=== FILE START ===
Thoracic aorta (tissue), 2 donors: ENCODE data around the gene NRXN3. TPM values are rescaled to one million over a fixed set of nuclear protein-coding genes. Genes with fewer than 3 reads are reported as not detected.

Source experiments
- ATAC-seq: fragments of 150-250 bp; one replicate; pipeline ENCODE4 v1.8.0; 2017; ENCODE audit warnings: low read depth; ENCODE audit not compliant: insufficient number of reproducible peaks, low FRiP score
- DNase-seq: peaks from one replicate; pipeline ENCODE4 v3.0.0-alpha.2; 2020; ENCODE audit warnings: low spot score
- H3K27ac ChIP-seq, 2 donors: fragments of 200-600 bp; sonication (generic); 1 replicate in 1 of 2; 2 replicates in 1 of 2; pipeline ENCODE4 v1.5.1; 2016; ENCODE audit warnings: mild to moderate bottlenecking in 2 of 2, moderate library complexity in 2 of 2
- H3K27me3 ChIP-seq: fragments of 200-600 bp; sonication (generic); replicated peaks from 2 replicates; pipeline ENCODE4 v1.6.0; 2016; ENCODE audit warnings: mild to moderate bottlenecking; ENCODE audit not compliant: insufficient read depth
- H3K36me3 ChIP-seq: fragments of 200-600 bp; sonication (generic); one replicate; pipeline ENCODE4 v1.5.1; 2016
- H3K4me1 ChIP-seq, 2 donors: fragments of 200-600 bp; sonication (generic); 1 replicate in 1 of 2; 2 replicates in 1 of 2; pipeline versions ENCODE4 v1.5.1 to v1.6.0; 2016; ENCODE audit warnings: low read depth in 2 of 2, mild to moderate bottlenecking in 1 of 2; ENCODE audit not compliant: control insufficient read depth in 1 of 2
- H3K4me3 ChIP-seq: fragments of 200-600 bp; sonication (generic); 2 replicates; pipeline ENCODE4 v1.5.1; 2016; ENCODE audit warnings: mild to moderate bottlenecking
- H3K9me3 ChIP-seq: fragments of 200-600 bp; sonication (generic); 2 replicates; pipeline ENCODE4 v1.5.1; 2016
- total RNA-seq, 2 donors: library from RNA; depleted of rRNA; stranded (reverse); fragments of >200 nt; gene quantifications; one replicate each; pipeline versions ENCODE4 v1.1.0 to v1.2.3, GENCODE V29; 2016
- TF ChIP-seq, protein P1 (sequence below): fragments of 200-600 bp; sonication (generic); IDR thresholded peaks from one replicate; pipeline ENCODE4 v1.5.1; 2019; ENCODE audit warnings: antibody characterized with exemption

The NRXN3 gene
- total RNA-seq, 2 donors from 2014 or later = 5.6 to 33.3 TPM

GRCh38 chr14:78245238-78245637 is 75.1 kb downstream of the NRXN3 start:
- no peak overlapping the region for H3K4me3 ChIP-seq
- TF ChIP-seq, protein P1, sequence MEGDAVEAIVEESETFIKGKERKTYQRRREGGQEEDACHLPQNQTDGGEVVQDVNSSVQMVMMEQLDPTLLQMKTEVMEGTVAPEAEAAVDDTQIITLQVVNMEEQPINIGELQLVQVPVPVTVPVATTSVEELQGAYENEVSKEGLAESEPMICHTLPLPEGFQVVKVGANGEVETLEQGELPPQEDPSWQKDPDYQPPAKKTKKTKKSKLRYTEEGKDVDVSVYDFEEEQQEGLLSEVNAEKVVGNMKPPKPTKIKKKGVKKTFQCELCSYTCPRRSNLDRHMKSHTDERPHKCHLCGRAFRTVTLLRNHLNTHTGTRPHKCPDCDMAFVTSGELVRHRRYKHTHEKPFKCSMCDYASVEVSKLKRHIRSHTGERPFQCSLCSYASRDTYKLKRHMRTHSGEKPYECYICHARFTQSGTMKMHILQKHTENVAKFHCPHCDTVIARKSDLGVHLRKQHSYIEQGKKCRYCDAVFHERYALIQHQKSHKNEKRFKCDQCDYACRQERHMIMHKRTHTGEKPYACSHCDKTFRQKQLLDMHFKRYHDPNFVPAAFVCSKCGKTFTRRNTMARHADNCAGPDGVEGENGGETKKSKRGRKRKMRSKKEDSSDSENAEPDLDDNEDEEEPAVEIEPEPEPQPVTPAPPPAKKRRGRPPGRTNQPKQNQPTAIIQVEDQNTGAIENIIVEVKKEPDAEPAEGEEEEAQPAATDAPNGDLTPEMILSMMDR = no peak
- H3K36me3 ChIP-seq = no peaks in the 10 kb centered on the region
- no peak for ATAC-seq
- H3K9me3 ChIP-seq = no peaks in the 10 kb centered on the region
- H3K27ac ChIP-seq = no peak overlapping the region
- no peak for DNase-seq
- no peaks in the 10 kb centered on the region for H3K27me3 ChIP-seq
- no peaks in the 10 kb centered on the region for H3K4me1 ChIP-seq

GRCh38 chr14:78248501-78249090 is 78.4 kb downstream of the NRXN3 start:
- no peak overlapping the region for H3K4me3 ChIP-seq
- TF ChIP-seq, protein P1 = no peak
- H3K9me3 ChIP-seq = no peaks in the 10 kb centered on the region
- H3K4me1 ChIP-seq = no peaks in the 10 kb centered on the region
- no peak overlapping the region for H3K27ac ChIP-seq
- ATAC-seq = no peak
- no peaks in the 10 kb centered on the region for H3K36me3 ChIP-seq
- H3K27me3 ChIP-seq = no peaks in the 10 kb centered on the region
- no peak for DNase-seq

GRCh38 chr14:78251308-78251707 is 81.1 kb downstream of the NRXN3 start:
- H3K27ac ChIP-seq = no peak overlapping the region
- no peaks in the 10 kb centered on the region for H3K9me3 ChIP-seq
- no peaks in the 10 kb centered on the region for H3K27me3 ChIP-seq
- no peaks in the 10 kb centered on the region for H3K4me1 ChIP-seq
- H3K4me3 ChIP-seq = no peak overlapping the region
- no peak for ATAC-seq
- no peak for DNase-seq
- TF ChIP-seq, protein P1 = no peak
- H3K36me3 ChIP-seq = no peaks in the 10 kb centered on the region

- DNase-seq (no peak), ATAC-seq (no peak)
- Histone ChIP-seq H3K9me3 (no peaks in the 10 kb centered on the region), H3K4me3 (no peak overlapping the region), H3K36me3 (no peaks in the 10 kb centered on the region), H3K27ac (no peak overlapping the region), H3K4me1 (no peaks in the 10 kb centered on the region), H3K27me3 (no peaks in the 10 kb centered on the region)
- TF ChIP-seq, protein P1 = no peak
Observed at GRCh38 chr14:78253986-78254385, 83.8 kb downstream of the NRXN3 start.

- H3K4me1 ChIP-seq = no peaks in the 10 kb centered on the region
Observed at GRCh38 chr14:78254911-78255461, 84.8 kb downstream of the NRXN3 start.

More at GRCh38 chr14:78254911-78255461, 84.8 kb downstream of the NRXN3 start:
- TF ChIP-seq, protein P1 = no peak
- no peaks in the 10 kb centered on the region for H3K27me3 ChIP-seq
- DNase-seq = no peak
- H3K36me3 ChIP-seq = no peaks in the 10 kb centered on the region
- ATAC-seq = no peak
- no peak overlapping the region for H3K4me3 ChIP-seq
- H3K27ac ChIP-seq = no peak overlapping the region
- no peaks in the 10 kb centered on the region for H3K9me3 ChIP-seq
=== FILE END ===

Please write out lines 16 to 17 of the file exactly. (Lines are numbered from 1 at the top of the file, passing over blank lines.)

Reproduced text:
- no peak overlapping the region for H3K4me3 ChIP-seq
- TF ChIP-seq, protein P1, sequence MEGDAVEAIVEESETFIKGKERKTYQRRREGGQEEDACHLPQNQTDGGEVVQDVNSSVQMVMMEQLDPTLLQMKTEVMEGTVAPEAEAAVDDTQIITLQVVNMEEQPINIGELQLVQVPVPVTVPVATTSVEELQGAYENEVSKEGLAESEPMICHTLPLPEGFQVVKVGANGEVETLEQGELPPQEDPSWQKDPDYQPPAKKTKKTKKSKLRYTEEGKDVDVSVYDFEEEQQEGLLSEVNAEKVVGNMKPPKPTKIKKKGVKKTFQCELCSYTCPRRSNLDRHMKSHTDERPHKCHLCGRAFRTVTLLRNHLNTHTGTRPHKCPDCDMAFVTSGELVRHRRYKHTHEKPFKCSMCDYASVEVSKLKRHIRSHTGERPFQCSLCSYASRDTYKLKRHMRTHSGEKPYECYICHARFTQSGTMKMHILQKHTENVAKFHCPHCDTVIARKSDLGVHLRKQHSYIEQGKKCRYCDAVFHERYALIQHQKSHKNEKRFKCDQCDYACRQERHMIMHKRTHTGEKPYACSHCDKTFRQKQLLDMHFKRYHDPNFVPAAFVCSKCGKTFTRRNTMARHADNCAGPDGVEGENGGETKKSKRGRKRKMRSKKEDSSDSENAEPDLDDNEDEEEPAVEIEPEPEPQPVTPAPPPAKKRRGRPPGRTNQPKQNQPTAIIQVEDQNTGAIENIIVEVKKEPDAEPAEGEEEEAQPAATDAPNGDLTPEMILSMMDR = no peak